Entertainment » Vol. 4

Higgins Armory Sword Guild

By Jack Neary

So, you’re a community theatre planning a musical stage version of BRAVEHEART. You’ve got the director, the composer, the lyricist, and you’ve just held auditions and found yourself a dashing Mel Gibson look-alike who not only has the proper hairstyle, but also sings a mean baritone. Everything is falling into place…Except…

Where do you go to get help authenticating the battle scenes? Where will you find advice that will lead you to locate the correct period broadsword? Who in town is going to show you how to swing a battleaxe while warbling the eleven o’clock number?

If your theatre is in Central MA, your best bet is to call the staff at the Higgins Armory Sword Guild. Not only will they be able to answer all your questions, they’ll also be able to instruct your cast members in the fundamentals of historical combat, which in fact is a course offered by the Guild.

And the Guild can guide you in combat methodology about periods and people well beyond William Wallace’s thirteenth century Scotsmen.

“We have Romans, Vikings, and folks studying weapons forms all the way up through the US Civil War ~ not just the Middle Ages and Renaissance anymore!” says Kent Sullivan-Wiley, a local psychologist and Guild member who also serves as a demonstrator for the Higgins Museum.

According to its web site, the Guild’s principal period of concentration was initially based upon the medieval and Renaissance combat manuals its members studied, covering from 1300 to 1570, which is just a little later than when Mel Gibson’s historical Oscar winner takes place. But these days it’s a good bet that the Guild can help you with whatever era of combat you’re looking to replicate.

The Fundamentals of Historical Combat course is described as a “hands-on workshop consisting of four 2-hour sessions…designed to teach the basic concepts, techniques, and training for the cut-and-thrust rapier as used in the late 16th and early 17th centuries…This course is recommended as preparation for participating in Higgins Armory Sword Guild activities. Companion study materials will be provided.”
Also provided are weapons. So there’s no need to scour eBay to purchase your own.

Local author Resa Nelson, whose recent novel, The Dragonslayer’s Sword is a “…dark fairy tale for adults,” took advantage of the Guild’s expertise as she prepared her book.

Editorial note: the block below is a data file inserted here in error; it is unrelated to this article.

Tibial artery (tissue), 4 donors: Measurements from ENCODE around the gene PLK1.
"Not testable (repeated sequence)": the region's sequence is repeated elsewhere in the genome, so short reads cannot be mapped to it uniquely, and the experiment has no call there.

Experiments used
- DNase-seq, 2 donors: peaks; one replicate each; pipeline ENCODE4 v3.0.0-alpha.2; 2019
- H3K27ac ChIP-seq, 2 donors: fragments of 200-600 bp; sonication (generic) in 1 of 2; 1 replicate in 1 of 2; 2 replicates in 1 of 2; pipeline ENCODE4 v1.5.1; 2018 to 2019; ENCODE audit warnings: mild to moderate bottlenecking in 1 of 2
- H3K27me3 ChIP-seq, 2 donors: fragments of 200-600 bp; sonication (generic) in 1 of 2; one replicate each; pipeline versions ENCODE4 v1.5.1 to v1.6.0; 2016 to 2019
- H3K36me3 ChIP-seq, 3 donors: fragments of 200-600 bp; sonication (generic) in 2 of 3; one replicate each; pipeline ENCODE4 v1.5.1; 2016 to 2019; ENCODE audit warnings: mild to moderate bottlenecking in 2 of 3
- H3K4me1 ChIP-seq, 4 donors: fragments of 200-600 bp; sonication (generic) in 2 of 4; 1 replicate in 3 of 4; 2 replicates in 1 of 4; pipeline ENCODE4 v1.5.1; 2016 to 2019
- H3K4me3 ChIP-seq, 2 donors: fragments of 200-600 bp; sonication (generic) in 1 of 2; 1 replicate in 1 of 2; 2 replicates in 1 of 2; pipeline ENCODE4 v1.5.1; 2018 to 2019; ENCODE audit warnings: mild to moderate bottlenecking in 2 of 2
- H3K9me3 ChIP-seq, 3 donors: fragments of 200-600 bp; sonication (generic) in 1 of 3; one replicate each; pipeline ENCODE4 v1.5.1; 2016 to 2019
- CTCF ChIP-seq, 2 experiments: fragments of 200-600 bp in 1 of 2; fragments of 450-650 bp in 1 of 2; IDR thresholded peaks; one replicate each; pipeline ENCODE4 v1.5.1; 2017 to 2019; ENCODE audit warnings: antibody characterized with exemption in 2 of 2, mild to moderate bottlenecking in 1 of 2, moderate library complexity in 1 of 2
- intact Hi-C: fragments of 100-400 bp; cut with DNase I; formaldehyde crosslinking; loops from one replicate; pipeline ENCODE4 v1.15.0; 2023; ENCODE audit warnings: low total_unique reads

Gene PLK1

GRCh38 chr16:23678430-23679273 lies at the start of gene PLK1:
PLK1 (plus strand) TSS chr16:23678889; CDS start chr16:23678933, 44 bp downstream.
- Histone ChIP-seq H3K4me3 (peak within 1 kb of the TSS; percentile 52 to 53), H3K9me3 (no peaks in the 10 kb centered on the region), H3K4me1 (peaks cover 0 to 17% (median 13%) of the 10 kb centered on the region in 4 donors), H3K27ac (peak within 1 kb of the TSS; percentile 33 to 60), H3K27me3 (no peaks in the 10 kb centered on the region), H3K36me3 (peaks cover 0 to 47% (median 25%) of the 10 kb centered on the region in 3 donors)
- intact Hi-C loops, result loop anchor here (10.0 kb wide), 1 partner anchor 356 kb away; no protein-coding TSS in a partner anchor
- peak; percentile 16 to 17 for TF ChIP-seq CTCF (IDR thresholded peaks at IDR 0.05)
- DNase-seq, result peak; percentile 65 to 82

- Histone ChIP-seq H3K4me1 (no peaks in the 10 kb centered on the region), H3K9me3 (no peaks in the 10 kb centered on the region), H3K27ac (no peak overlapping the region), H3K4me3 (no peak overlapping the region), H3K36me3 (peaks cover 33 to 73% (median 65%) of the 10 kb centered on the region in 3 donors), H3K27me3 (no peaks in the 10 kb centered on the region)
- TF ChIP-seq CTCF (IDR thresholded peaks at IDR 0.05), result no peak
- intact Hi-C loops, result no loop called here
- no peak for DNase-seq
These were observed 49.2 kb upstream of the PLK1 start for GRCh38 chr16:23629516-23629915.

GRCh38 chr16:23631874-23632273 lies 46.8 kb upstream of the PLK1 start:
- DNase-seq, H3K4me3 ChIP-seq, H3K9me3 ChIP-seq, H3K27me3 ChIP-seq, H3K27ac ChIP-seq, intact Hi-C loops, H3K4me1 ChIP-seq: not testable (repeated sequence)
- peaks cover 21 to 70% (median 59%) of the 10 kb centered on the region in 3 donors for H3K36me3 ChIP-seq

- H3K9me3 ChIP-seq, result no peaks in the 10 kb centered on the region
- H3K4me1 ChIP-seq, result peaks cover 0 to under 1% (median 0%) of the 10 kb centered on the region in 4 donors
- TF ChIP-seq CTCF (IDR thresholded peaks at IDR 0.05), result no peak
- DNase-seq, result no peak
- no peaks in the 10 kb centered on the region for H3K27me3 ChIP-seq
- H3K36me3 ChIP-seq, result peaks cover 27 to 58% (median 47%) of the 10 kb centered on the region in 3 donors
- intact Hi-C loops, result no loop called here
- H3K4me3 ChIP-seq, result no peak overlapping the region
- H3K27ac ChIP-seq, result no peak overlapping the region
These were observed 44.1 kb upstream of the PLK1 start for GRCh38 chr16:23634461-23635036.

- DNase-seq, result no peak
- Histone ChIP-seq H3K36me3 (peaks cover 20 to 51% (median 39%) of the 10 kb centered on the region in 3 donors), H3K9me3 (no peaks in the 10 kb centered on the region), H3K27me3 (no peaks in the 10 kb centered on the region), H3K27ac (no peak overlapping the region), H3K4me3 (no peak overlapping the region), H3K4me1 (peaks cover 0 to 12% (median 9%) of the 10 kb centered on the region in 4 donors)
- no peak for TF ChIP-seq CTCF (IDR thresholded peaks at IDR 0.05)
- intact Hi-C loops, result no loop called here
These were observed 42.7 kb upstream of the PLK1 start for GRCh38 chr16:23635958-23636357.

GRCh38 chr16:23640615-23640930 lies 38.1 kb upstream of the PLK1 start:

“I love doing research. Because my main character makes swords for dragonslayers, I decided I needed to learn as much as I could about medieval weapons. I wanted to base the dragonslayer’s sword on a real sword. I read tons of books about medieval weapons, but I felt something was missing. I wanted hands-on experience. I figured there had to be something available in the Boston area, did an online search, and discovered the Higgins Armory Museum and the courses they offer in weapons use. I’d never heard of the museum, but their courses were exactly what I needed. I took the fundamentals course in 2002 and loved it. That experience strongly shaped me, my main character, and the novel. I then took a few more courses (German longsword, Italian rapier and dagger, and a workshop that gave me exposure to a variety of other weapons) and joined the Sword Guild because I was having so much fun.”

Sullivan-Wiley elaborates on the Guild’s genesis, and its place in the community.

“The Sword Guild started a few years ago, initially as a group of people who had similar interests in Medieval and Renaissance European arms, armor, and history in general. It then developed into a resource for the public, by demonstrating and teaching about actual combat and related elements of culture from that period. The scholarship continues, with ongoing research into a variety of very old texts, in explorations of the written words, and in the physical interpretation of what is translated, and in the sharing and challenging of each other’s ideas and theories, too. What makes the Guild so enjoyable is its combination of expertise and scholarship, along with the good humor and camaraderie of like-minded folks involved in a shared passion.”

So go forward with your BRAVEHEART musical with confidence. The Higgins Armory Sword Guild can’t help you with your singing, dancing or acting, but for the big battle you’re planning for the end of Act Two—they’ve got all the expertise and scholarship you need. Or if you’ve always been curious about what it would have been like to participate in ancient hand-to-hand (or rather, sword to sword) combat, find out for yourself.

The Sword Guild is based at the Higgins Armory Museum (www.higgins.org), 100 Barber Avenue in Worcester. More information about the Guild, its classes, instructors, and membership can be found directly at http://www.higginssword.org/. For additional information about the Guild, please contact Dr. Jeffrey L. Forgeng at (508) 853-6015 x17 or jforgeng@higgins.org.

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